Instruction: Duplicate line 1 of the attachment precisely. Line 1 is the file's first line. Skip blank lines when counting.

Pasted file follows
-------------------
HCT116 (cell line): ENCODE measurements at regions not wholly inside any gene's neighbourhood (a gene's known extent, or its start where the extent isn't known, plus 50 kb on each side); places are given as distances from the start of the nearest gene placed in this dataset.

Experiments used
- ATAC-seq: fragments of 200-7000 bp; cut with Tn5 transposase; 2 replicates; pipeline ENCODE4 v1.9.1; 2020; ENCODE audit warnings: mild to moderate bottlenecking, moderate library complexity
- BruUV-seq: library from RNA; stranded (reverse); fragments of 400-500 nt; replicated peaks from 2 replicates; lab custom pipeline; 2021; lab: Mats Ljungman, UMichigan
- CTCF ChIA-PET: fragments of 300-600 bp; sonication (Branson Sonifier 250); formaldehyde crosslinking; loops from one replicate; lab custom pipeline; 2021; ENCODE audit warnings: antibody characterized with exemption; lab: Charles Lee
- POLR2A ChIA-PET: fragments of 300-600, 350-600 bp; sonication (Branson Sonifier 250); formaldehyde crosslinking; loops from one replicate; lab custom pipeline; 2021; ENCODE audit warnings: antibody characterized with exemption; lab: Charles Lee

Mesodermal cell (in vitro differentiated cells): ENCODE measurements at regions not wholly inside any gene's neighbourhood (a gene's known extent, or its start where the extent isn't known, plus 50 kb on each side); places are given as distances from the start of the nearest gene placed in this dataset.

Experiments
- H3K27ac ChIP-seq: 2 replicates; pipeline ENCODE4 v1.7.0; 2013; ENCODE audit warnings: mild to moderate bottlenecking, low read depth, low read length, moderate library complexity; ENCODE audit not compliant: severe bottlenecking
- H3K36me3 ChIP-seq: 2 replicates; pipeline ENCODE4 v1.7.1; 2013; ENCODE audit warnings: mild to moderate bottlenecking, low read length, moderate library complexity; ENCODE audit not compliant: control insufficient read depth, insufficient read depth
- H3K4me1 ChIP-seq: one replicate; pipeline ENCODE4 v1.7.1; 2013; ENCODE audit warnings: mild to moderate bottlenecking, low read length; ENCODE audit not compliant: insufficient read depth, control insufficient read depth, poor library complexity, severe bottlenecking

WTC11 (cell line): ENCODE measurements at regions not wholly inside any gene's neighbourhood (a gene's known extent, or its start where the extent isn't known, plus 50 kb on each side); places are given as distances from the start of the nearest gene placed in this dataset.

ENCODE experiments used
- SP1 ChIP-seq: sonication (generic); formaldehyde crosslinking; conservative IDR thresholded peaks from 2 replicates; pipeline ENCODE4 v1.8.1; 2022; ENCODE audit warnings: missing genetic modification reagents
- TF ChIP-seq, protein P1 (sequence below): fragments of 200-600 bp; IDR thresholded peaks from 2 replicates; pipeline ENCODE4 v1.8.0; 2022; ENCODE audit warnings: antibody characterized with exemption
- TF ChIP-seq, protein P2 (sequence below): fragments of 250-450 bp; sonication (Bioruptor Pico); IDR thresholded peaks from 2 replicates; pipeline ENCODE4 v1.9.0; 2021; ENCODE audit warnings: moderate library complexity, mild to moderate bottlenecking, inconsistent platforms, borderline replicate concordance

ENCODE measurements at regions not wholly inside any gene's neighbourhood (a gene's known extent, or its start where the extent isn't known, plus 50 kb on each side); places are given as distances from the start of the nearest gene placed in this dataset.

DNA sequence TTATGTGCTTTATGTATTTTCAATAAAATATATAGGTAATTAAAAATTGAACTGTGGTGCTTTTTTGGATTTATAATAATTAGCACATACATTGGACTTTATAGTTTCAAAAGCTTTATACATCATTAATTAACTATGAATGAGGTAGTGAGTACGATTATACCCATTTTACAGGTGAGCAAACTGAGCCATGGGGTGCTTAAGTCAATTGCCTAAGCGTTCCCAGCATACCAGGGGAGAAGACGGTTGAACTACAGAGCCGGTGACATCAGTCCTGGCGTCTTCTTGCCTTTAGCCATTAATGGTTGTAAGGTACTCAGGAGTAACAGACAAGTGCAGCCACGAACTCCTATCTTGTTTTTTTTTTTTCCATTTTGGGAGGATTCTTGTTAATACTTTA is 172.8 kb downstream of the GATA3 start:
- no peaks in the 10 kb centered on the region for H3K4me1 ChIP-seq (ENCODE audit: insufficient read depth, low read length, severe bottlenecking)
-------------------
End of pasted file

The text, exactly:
HCT116 (cell line): ENCODE measurements at regions not wholly inside any gene's neighbourhood (a gene's known extent, or its start where the extent isn't known, plus 50 kb on each side); places are given as distances from the start of the nearest gene placed in this dataset.